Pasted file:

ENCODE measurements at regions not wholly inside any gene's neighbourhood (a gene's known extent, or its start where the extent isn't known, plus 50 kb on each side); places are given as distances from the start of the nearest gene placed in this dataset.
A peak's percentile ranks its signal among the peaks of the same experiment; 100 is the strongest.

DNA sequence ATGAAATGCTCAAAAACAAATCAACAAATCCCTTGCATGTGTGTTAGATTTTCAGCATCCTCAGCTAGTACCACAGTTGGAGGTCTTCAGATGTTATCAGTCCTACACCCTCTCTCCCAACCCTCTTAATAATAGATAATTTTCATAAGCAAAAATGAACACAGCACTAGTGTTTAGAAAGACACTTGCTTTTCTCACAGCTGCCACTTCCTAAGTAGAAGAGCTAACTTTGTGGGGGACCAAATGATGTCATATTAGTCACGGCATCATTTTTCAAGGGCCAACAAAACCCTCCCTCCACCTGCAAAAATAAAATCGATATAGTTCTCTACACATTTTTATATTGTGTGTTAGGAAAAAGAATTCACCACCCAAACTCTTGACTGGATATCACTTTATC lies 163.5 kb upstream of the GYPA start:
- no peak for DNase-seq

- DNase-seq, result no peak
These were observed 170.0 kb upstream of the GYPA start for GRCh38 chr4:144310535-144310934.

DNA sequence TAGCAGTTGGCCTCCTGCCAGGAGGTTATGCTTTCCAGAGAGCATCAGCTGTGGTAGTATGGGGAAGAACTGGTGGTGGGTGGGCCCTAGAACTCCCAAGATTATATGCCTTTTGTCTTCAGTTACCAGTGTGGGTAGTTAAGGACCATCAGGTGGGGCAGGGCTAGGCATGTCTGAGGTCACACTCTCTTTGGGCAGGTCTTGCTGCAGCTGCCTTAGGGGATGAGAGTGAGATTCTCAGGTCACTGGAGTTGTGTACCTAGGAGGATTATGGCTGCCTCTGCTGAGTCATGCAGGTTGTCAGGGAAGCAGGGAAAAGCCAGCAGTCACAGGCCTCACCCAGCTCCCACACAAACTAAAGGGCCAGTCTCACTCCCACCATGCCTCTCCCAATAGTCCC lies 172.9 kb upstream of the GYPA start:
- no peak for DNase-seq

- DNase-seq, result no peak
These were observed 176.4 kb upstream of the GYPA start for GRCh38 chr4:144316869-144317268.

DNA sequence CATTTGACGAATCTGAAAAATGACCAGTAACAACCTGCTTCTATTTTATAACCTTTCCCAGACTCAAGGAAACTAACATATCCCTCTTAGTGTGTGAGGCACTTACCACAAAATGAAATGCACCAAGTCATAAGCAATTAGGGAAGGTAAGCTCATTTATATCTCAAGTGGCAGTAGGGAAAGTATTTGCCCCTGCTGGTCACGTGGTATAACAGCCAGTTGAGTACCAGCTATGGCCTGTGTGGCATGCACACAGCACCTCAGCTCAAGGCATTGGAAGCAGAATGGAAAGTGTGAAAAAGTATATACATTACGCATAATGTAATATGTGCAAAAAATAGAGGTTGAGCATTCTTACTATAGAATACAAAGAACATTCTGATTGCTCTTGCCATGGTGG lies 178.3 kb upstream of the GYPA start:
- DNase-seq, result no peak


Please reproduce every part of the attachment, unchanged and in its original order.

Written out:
ENCODE measurements at regions not wholly inside any gene's neighbourhood (a gene's known extent, or its start where the extent isn't known, plus 50 kb on each side); places are given as distances from the start of the nearest gene placed in this dataset.
A peak's percentile ranks its signal among the peaks of the same experiment; 100 is the strongest.

DNA sequence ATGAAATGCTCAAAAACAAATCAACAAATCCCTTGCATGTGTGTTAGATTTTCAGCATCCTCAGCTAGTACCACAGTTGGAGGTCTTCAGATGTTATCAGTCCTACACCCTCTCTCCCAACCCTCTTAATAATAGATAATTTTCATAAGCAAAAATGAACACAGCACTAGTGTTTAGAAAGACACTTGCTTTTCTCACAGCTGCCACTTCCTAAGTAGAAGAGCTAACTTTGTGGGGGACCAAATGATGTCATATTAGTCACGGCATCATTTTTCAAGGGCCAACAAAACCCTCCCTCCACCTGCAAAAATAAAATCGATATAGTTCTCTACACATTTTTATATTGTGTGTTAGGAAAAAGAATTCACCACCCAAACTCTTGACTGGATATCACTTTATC lies 163.5 kb upstream of the GYPA start:
- no peak for DNase-seq

- DNase-seq, result no peak
These were observed 170.0 kb upstream of the GYPA start for GRCh38 chr4:144310535-144310934.

DNA sequence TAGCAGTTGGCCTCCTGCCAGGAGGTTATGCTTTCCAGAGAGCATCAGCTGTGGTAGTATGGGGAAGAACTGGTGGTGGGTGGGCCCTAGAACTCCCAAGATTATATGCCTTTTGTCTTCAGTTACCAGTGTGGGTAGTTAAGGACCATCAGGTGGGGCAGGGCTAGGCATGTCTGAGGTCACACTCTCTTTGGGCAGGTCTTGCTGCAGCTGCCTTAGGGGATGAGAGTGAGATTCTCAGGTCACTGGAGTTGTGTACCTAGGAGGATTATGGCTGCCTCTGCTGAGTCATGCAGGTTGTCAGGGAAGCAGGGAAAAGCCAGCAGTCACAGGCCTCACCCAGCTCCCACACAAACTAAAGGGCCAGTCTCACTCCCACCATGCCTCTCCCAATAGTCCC lies 172.9 kb upstream of the GYPA start:
- no peak for DNase-seq

- DNase-seq, result no peak
These were observed 176.4 kb upstream of the GYPA start for GRCh38 chr4:144316869-144317268.

DNA sequence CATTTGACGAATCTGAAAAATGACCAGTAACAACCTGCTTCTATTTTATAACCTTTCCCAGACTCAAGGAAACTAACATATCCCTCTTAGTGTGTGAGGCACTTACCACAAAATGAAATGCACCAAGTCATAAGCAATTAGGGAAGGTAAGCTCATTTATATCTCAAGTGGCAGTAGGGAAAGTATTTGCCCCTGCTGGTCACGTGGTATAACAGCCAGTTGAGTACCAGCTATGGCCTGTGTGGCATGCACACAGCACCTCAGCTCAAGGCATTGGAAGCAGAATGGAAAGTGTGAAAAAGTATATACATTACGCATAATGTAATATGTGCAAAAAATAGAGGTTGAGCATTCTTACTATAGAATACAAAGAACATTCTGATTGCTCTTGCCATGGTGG lies 178.3 kb upstream of the GYPA start:
- DNase-seq, result no peak